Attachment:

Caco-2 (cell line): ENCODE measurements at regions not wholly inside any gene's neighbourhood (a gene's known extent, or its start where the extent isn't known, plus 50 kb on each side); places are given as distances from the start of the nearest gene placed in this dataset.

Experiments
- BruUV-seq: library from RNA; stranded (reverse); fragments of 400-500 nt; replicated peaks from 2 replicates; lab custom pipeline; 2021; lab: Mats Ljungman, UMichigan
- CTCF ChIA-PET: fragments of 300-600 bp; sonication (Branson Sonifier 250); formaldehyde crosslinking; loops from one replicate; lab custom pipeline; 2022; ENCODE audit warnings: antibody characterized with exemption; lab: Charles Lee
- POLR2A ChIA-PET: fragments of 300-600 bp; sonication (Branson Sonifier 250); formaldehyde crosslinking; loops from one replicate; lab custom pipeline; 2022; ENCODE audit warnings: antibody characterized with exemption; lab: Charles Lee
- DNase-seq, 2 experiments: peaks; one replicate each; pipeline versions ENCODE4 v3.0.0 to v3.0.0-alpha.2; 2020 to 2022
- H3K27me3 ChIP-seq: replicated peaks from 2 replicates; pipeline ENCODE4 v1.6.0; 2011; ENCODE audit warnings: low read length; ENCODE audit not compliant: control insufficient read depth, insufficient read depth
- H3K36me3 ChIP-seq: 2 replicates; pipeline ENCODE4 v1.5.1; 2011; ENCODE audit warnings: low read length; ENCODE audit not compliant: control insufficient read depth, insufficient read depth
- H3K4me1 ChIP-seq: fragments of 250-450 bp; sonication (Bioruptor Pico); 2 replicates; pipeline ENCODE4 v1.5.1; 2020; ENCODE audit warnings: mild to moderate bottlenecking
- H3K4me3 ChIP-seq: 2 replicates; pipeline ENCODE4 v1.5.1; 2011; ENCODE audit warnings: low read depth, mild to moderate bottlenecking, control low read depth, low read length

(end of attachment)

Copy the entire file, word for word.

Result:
Caco-2 (cell line): ENCODE measurements at regions not wholly inside any gene's neighbourhood (a gene's known extent, or its start where the extent isn't known, plus 50 kb on each side); places are given as distances from the start of the nearest gene placed in this dataset.

Experiments
- BruUV-seq: library from RNA; stranded (reverse); fragments of 400-500 nt; replicated peaks from 2 replicates; lab custom pipeline; 2021; lab: Mats Ljungman, UMichigan
- CTCF ChIA-PET: fragments of 300-600 bp; sonication (Branson Sonifier 250); formaldehyde crosslinking; loops from one replicate; lab custom pipeline; 2022; ENCODE audit warnings: antibody characterized with exemption; lab: Charles Lee
- POLR2A ChIA-PET: fragments of 300-600 bp; sonication (Branson Sonifier 250); formaldehyde crosslinking; loops from one replicate; lab custom pipeline; 2022; ENCODE audit warnings: antibody characterized with exemption; lab: Charles Lee
- DNase-seq, 2 experiments: peaks; one replicate each; pipeline versions ENCODE4 v3.0.0 to v3.0.0-alpha.2; 2020 to 2022
- H3K27me3 ChIP-seq: replicated peaks from 2 replicates; pipeline ENCODE4 v1.6.0; 2011; ENCODE audit warnings: low read length; ENCODE audit not compliant: control insufficient read depth, insufficient read depth
- H3K36me3 ChIP-seq: 2 replicates; pipeline ENCODE4 v1.5.1; 2011; ENCODE audit warnings: low read length; ENCODE audit not compliant: control insufficient read depth, insufficient read depth
- H3K4me1 ChIP-seq: fragments of 250-450 bp; sonication (Bioruptor Pico); 2 replicates; pipeline ENCODE4 v1.5.1; 2020; ENCODE audit warnings: mild to moderate bottlenecking
- H3K4me3 ChIP-seq: 2 replicates; pipeline ENCODE4 v1.5.1; 2011; ENCODE audit warnings: low read depth, mild to moderate bottlenecking, control low read depth, low read length